Monday, October 21, 2013

All the pieces ready for George Jetson's tea at space restaurant...

Techtrepreneurs have done it again...and in a huge way. Space-X's grasshopper reusable test rocket took its eighth and last test flight on Monday, October 7th.

So what's so amazing about a rocket flying upward? After all, rocket scientists have been successfully launching tubes for decades.

The accomplishment is in the words "reusable" and "eighth." Until now, commercial rockets have been considered disposable. After all, without wings and bereft of fuel, what else can a multi-ton, ten-story tall vehicle do but fall back to earth?

Elon Musk, CEO of both Space-X and Tesla Motors, has committed himself and his fortune to changing all of that. As he explains, for mankind to successfully become a multi-planetary species, we must first learn how to access space safely and affordably.

Before Elon and Space-X stepped into what had largely been a government arena back in 2002, space-bound rockets cost approximately sixty million dollars each and were expected to completely burn up or land charred and useless in the ocean upon reentry to our atmosphere.

Imagine if every time we took a flight from the United States to Europe that we had to destroy the plane. Just how far along do you imagine intercontinental air travel would have gotten?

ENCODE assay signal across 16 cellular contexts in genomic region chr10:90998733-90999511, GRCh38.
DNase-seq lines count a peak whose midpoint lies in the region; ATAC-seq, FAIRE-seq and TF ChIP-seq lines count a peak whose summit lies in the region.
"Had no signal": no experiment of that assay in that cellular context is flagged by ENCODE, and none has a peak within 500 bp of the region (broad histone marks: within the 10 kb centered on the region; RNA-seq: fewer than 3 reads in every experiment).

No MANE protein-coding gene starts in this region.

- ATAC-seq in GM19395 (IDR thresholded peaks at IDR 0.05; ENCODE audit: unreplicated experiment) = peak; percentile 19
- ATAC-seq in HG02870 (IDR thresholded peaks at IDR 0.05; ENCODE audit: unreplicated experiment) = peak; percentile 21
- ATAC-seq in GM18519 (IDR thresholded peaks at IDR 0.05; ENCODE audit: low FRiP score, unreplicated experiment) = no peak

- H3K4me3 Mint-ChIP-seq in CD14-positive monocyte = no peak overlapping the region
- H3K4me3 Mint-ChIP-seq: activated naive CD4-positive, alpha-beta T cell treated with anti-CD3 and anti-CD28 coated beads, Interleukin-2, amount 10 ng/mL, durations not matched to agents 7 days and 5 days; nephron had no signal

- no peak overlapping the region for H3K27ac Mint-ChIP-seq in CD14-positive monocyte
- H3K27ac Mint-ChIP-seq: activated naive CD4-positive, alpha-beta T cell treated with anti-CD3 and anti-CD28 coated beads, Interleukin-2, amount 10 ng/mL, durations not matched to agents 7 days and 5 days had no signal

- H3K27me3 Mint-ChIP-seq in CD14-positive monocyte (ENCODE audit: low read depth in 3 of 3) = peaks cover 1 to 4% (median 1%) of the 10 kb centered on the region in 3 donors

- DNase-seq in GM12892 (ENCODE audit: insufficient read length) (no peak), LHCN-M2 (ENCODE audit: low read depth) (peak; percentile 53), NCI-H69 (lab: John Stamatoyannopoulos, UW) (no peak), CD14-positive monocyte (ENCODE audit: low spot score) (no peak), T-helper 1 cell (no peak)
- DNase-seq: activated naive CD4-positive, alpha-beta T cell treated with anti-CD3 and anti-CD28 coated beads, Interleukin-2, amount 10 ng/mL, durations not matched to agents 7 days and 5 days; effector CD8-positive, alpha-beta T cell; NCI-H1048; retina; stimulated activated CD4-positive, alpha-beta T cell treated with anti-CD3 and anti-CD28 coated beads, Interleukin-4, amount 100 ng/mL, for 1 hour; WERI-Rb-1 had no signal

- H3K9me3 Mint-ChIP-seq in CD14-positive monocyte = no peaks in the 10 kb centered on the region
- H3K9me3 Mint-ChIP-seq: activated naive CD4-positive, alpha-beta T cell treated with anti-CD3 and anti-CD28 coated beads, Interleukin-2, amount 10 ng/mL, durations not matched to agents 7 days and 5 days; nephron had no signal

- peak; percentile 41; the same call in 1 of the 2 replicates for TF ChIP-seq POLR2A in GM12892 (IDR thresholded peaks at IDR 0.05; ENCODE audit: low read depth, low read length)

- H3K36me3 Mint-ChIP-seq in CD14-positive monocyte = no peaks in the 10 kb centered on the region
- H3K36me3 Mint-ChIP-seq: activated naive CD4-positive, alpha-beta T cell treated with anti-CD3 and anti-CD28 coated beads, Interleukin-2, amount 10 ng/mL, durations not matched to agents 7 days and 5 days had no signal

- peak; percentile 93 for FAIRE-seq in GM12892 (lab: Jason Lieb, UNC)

So, Space-X has been working diligently to build a reusable rocket...and they are almost there. The Grasshopper rocket soared 2,500 feet--a full half mile--into the air on Monday, October 7th, and successfully returned to its launch pad. Simultaneously, Space-X has been doing in-space re-ignition tests on their Falcon rockets, and Elon Musk has recently stated that his company now has all the basics needed to launch a rocket into space and return it safely to earth for reuse.

Now some would say that the space shuttles were already reusable...but not really. It took months, years sometimes, to renovate a returned space shuttle, and those repairs ran up bills of literally hundreds of millions of dollars. It was actually costing NASA more to reuse a space shuttle than it would have to simply send our astronauts up in freshly minted rocket ships.

No, what Space-X is talking about is new and breathtakingly revolutionary. They are potentially months away from launching the first fully reusable rocket ship into space, which means that for the first time mankind will be able to reach orbit for slightly more than the cost of fuel ($200,000) instead of the astronomical replacement cost of a complete ship.

Another company, Bigelow Space, has an entire collection of inflatable, orbital buildings ready for launch, and Space-X has contracts to take several of them skyward within the next few years. Since Bigelow Space is owned by a hotel chain billionaire, it's easy to understand how a George Jetson-style luncheon is not far from reality.

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